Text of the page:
The thee carriers largely compete for the same connecting traffic through hubs only 72-235 miles apart (Figure 1). This is like having hubs in Milwaukee and Chicago (81 air miles apart) and Chicago-Detroit (237 air miles) with much, much smaller domestic catchment basins.

Summary
  • Declining financial results for Emirates, Etihad.
  • Deferring airplanes: 787s, 777X
  • Long-haul LLC, Trump travel ban, poor investments hurt the airlines.

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Bjorn’s Corner: Aircraft engine maintenance, Part 4

 

By Bjorn Fehrm

March 24, 2017, ©. Leeham Co: After covering the maintenance market for single-aisle engines, time has come for the engines used on wide-body aircraft. The engine maintenance for a wide-body engine is a bit different to the single-aisle engine. The difference is caused by the longer flight times for the wide-bodies. This makes the flight time wear a more dominant maintenance driver than it is for the single-aisle engines.

The changes in overhaul work caused by the difference in flight profiles and the lower number of engines in the market (compared to the single aisles) will affect how the overhaul market is structured and who are the dominant players.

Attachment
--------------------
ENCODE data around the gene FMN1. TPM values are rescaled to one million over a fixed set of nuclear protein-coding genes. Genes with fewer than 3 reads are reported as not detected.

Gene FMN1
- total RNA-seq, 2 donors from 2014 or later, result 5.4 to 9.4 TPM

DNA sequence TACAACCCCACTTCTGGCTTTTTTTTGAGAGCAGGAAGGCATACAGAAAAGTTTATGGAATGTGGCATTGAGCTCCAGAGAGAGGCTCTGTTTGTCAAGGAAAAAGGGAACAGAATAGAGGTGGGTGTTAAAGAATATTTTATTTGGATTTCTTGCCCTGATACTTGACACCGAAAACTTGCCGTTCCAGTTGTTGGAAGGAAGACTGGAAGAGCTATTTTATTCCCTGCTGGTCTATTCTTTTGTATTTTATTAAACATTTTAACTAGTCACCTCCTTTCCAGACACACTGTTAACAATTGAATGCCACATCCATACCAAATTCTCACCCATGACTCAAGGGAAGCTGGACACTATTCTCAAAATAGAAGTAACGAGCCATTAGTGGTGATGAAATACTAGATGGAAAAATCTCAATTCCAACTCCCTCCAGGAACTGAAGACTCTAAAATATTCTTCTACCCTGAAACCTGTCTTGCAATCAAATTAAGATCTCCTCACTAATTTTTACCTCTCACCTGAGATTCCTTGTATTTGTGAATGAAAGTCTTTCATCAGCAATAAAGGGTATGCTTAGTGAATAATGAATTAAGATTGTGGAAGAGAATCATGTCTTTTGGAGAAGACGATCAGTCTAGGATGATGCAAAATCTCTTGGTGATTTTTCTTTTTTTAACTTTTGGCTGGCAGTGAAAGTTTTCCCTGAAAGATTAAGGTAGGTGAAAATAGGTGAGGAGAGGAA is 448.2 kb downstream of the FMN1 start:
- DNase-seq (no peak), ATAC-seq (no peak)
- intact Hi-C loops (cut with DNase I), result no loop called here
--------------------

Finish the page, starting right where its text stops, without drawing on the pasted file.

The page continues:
Figure 1. Principal picture of a tri-shaft turbofan for the wide-body market. Source: GasTurb.

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Major fleet decisions may not be positive for Airbus, Boeing

Pontifications is off this week.

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Introduction

March 20, 2017, © Leeham Co.: There are some major fleet decisions that will probably come down the pike this year at American, Delta and United airlines. Not all of them are going to be viewed positively by Airbus and Boeing.

There is also a serious warning sign emerging from the Middle East that could have serious, negative impacts on Airbus and Boeing.

Summary
  • American Airlines doesn’t want its Airbus A350-900s any more. Consolidation with US Airways appears to have made these surplus.
  • Delta Air Lines, which so far eschewed any orders for the Airbus A320neos and Boeing 737 MAXes, is understood to be readying a Request for Proposals to be issued this year.
  • United Airlines doesn’t want its Airbus A350-1000s any more. Picking up cheap Boeing 777-300ERs appear to have made these surplus.
  • Emirates Airlines, reacting to Brexit and Donald Trump’s travel bans, is undertaking a full business review in response to a sharp drop in bookings.